In the United States, the Puritan (or Protestant) Work Ethic is alive and well, some might say run amok. Protestants were originally attracted to the qualities of hard work and frugality, as well as social success and wealth, because these were thought to be two important consequences of being one of those elected or predestined to be saved; thus, Protestants were supposed to strive for reaching them. This mindset became wide spread; the Protestant work ethic is often credited with helping to define the societies of Northern Europe and other countries where Protestantism was common, including here, in the United States. For example, Proverbs 10:4 of the Holman Christian Standard Bible states, “Idle hands make one poor, but diligent hands bring riches.” Likewise, there are several German proverbs that echo this sentiment, such as: “The devil makes work for idle hands.” Thus, in the United States, it is common for people to feel we are not worthy if we are unable to account for our time with measurable results.

Making a case for downtime
Winnie the Pooh has quite a bit of wisdom to share with children and adults alike. In regard to keeping busy, Pooh makes the assertion, “Don’t underestimate the value of Doing Nothing, of just going along, listening to all the things you can’t hear, and not bothering.” (from Pooh’s Little Instruction Book, inspired by A.A. Milne) We can also review the Old Testament (Gen. 2:2) as a reminder, lest we forget, that God rested on the seventh day of creation. In fact, Conservative and Orthodox Jews still observe the Sabbath by resting from sundown Friday to sundown Saturday. It was only a few decades ago, if any of you were around then to remember, that stores were not open on Sundays to support a day of repose and being with family. Taking such a break can be a reminder that we are not indispensable. Moreover, it can validate for us that the earth will not stop rotating if we take a break from meeting the demands that face us. These demands can be met “all in good time.”

The reality is that not taking enough downtime has detrimental effects:

  • We may become more stupid.
    Constant activity keeps our bodies in a state of heightened stress arousal. In this state, our fight or flight reactivity, our ancient reptilian brain, is dominating our thoughts and behaviors. Thus we have less access to the prefrontal cortex, the part of our brain unique to human beings, where our executive functioning (rational thought, judgment and creativity) reside. Taking opportunities to bring ourselves out of stress arousal into greater balance allows us to utilize the intelligence that sets us apart as humans.
  • There are mental health risks to not taking enough vacation from work.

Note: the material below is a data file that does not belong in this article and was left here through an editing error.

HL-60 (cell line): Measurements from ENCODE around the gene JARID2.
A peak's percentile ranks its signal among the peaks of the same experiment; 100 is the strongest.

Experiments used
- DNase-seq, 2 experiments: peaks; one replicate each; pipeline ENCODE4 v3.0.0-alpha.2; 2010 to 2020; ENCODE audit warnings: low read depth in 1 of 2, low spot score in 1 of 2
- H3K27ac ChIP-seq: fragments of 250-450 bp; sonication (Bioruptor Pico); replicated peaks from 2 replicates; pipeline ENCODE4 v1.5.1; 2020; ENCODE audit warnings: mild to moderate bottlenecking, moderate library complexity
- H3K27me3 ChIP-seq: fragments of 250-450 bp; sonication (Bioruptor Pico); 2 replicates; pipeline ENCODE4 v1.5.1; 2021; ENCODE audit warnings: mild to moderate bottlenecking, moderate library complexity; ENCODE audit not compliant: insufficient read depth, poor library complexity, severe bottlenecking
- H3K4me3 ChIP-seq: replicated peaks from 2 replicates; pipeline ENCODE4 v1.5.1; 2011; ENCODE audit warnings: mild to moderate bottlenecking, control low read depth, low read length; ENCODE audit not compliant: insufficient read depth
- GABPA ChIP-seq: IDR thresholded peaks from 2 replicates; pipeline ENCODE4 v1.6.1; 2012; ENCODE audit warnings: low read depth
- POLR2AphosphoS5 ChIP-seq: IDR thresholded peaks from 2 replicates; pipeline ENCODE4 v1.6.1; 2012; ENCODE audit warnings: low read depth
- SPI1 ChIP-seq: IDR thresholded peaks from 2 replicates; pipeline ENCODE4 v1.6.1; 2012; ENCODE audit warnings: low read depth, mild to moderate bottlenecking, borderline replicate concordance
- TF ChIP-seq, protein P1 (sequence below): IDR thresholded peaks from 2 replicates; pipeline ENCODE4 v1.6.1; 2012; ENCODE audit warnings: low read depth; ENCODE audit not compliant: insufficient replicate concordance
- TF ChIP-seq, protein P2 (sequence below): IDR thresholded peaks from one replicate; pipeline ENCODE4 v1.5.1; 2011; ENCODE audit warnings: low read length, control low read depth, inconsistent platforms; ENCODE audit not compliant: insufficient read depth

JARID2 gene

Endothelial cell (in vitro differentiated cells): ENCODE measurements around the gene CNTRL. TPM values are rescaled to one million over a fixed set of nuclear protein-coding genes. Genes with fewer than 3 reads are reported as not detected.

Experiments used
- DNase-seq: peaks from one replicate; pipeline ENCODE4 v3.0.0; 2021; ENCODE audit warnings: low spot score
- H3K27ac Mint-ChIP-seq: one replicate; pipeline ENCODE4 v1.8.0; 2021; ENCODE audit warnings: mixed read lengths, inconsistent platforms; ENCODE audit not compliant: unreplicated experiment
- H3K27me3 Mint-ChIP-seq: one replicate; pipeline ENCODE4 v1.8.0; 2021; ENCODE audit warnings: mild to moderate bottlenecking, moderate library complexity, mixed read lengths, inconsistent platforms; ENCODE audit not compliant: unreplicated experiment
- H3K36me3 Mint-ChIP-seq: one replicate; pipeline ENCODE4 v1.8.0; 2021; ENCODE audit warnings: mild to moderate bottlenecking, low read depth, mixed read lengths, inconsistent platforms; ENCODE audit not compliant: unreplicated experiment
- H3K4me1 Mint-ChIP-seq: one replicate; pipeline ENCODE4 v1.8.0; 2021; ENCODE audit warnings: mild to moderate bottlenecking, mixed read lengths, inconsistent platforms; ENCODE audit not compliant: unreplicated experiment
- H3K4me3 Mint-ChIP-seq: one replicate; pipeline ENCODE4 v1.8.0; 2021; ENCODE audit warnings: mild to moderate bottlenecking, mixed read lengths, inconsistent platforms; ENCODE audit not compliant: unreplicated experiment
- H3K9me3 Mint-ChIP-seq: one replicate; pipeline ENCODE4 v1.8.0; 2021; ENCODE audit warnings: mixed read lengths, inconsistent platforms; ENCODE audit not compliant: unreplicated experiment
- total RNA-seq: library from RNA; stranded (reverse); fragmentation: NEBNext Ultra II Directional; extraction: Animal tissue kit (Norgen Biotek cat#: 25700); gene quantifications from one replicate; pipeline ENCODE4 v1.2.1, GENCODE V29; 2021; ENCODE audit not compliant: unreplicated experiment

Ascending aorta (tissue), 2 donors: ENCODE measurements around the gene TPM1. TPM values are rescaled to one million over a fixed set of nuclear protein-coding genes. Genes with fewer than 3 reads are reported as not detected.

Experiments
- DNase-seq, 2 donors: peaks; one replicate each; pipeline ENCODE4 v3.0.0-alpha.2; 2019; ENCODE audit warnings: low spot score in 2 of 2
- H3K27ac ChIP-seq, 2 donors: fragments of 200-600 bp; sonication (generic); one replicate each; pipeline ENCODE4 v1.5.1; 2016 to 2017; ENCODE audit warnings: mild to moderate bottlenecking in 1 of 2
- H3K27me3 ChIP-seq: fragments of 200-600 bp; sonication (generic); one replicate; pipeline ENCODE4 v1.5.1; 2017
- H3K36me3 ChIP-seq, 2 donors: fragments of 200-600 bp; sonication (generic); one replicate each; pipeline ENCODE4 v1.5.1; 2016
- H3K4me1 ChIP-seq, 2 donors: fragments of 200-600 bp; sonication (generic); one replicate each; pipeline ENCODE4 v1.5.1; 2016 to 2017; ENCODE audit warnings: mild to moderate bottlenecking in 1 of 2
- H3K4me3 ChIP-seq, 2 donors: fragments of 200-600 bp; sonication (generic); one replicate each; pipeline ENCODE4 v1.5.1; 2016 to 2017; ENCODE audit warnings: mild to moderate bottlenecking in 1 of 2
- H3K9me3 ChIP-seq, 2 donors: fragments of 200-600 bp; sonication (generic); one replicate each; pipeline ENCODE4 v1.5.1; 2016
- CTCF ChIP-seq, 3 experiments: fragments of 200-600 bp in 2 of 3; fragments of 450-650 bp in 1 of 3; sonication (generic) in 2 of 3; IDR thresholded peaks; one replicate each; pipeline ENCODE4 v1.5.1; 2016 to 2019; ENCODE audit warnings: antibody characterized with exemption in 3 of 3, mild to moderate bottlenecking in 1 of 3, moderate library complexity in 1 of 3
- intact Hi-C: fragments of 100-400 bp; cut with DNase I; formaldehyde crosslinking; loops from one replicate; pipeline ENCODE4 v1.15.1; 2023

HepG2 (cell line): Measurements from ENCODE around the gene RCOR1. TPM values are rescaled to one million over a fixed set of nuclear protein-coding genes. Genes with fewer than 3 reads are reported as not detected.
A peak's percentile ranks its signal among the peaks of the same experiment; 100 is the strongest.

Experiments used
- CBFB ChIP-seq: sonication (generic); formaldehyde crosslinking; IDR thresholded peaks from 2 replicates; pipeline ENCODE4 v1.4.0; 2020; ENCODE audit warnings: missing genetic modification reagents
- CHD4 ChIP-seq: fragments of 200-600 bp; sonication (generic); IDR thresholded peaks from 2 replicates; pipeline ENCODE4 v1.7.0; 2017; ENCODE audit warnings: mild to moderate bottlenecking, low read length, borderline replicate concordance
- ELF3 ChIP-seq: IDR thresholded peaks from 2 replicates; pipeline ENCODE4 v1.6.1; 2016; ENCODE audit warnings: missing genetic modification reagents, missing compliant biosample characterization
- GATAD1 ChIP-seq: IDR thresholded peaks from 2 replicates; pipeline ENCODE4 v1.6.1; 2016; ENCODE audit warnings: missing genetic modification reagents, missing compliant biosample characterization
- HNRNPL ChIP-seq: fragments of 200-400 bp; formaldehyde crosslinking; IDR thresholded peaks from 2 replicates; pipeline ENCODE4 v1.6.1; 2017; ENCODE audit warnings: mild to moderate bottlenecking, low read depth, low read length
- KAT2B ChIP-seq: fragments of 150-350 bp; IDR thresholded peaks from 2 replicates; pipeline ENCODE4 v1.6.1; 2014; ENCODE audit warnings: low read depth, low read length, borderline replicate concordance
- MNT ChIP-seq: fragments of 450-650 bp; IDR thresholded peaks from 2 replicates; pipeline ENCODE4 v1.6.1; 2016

A study published in the Journal of Occupational and Environmental Medicine (2013, August 2) concluded that employees who work long hours with high job demands are more likely to develop depression. And a 2005 study by the by the Marshfield Clinic in Wisconsin found that women who took vacations were less likely to suffer from depression than their counterparts who did not. Ultimately, burn-out and resentment can build when we don’t feel rewarded for overextending our energy, going beyond our limitations.
  • Productivity and job retention may suffer.
    The constant pressure to do more with less, coupled with the belief that being busy means we’re important, is creating an unsustainable pattern. It is worth questioning an unconscious belief that working more makes us more productive. As a case in point, when entrepreneur Henry Ford decreased the workweek of his employees from 48 to 40 hours per week, he found that their productivity actually increased.  Likewise, An internal study done by major accounting firm Ernst & Young in 2006 found vacation time was actually correlated with stronger performance. It concluded that for each additional 10 hours of vacation employees took, their performance reviews from supervisors were 8 percent higher the following year. The study also found that employees who took vacation time were less likely to leave than their presumably burnt-out counterparts.       In my own study of business people who meditate, one of the themes that arose from those who maintained long-term meditation practice was a sense that they were more productive at work, not less, and without adding more time on the job.
  • Health may suffer.
    There is greater understanding that working too much is simply not healthy. Luckily, when we take time away, these effects are mitigated. For example, the Framingham Heart study (a massive longitudinal research program started in 1948) reported that when workers take annual vacations, their risk for a heart attack is reduced by 30% in men and 50% in women.